There are five stages of kidney disease. Your glomerular filtration rate (GFR)–considered by medical professionals to be the best measure of kidney function–lets kidney care experts figure out your stage of kidney disease. Understanding it can help you learn how to take control and slow the progression of your condition. Determining your GFR levels requires a simple blood test. Use this GFR Calculator tool to help you determine which stage of kidney disease you are in currently.
Completely healthy kidney function is measured at a GFR of around 100, which means that the kidneys are working at 100 percent. Your kidney function is still considered normal if the GFR number is 90 or greater. If your GFR is 45, you know that your kidneys are working at approximately 45 percent of the normal rate.
Tracking your GFR levels is easy and free when you GRF Calculator, the online resource to help you understand and manage all aspects of your kidney care.You also get access to:
Stage 1 CKD is diagnosed when a person has kidney damage and CKD risk factors with normal or high GFR. In Stage 1, there are often few to no symptoms. Management includes a healthy diet, blood pressure regulation and good glucose control in people with diabetes. Early CKD is usually diagnosed when there is:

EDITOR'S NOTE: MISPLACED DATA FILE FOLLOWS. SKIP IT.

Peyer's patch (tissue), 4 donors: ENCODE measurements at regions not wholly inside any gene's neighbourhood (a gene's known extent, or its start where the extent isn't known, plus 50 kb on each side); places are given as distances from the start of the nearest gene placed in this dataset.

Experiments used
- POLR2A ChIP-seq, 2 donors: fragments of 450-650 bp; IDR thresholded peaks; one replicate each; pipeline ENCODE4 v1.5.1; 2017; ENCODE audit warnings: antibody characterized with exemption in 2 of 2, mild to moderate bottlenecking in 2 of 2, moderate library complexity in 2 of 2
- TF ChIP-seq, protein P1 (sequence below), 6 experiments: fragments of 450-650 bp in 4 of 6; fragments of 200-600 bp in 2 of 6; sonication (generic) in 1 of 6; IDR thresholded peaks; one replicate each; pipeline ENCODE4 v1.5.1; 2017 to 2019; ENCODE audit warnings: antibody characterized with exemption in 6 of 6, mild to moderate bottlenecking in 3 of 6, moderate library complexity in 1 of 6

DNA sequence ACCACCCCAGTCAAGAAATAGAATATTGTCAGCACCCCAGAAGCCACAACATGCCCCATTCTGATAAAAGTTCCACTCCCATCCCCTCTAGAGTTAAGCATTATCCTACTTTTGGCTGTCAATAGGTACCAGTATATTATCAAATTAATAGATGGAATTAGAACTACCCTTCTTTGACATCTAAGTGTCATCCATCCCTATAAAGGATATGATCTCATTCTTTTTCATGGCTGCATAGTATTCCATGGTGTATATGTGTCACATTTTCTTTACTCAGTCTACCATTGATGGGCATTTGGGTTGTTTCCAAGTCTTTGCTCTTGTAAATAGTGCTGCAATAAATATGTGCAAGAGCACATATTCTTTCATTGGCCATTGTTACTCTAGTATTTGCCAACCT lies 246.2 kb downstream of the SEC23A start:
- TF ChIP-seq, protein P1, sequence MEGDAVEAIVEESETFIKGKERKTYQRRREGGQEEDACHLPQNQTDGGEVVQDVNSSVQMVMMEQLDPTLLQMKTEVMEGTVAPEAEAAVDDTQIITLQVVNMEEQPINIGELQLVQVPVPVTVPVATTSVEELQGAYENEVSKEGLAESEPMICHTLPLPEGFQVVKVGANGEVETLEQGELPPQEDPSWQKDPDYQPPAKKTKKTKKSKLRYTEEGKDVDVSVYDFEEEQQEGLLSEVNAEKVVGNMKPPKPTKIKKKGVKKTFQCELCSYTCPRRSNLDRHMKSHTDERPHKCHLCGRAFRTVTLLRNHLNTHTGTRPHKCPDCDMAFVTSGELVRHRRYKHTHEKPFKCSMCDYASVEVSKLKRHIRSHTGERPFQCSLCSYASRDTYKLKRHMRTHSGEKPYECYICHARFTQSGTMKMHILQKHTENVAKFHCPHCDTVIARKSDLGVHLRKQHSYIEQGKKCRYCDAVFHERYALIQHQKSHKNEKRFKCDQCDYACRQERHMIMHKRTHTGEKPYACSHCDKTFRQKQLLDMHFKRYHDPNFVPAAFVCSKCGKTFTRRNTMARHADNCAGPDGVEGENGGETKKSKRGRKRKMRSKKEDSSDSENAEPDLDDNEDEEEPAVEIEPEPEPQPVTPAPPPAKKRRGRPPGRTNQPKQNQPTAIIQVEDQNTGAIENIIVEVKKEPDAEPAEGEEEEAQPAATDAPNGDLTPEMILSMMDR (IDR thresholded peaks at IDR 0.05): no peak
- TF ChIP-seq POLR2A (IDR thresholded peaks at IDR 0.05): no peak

In Stage 2 CKD, the GFR is mildly decreased between 60-89, indicating the person has kidney damage and mild loss of kidney function. Similar to Stage 1 CKD, following a healthy diet, controlling blood pressure and managing diabetes are key ways to slow the progression of CKD. Early CKD is usually diagnosed when there is:
Stage 3 CKD, a moderate decrease in kidney function, is divided into 3A (GFR is 45 to 59) and 3B (GFR is 30 to 44). This can occur when someone is in stage 3 of CKD:
When CKD has progressed to Stage 4, it's time to begin preparing for dialysis and/or a kidney transplant. If GFR falls below 30, most people need to find a kidney nephrologist and talk about treatment options.
A person with Stage 5 CKD has end stage renal disease (ESRD) with a GFR less than 15 ml/min. At this advanced stage of kidney disease, the kidneys have lost nearly all their ability to do their job effectively, and eventually dialysis or a kidney transplant is needed to live.